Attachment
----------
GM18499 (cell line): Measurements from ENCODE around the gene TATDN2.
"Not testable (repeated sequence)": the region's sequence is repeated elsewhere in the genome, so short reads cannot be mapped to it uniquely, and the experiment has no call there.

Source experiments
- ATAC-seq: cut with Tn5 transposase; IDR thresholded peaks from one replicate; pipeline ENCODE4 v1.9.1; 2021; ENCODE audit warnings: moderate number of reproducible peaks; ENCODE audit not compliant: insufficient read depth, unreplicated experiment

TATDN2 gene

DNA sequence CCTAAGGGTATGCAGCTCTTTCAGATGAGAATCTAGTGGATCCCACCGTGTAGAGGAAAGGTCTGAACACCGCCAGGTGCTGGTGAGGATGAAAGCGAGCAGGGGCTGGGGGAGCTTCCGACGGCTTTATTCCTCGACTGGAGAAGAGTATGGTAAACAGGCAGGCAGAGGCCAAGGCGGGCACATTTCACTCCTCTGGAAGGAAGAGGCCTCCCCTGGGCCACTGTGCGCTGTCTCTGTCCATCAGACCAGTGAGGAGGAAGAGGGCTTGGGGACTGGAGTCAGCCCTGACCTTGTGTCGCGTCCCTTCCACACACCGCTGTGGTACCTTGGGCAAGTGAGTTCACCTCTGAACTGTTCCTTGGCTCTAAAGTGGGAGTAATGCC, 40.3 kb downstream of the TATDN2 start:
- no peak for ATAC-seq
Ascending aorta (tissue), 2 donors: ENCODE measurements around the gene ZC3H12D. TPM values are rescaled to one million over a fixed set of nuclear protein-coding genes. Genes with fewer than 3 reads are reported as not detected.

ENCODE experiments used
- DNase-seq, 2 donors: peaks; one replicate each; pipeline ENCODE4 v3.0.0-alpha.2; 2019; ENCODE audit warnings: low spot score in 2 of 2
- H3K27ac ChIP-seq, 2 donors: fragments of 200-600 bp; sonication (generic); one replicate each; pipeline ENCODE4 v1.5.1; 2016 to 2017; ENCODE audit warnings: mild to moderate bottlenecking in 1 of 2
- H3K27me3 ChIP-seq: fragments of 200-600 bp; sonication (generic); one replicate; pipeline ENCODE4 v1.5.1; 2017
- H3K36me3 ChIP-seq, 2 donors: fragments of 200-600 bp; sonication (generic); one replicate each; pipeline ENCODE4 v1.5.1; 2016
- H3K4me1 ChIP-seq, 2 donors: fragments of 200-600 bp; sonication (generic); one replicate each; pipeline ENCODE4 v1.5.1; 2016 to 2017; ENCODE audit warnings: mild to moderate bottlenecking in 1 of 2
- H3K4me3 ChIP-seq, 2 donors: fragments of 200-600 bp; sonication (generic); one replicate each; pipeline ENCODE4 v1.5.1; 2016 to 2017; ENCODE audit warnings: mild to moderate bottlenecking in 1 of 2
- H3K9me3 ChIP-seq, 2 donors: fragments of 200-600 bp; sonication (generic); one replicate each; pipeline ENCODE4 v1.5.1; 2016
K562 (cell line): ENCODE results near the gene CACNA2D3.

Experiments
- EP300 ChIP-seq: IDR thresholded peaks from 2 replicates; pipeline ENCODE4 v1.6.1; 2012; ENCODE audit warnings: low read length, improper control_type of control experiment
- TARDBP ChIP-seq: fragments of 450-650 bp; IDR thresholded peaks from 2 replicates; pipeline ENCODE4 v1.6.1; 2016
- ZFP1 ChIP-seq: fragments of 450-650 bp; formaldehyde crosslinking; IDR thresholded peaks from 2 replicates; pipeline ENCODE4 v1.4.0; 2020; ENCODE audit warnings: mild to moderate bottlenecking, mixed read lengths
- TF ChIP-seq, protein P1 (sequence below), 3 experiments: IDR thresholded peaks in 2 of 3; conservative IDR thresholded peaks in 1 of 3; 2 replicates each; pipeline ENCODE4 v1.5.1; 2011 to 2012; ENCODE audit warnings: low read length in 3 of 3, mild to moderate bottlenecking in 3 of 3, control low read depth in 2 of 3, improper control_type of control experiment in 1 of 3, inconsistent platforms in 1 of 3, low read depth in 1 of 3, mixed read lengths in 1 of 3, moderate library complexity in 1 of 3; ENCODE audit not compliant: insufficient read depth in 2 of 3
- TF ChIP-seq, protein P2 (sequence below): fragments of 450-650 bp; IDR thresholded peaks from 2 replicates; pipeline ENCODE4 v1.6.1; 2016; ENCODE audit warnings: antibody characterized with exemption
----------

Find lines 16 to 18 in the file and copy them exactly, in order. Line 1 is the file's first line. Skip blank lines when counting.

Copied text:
- H3K9me3 ChIP-seq, 2 donors: fragments of 200-600 bp; sonication (generic); one replicate each; pipeline ENCODE4 v1.5.1; 2016
K562 (cell line): ENCODE results near the gene CACNA2D3.

Experiments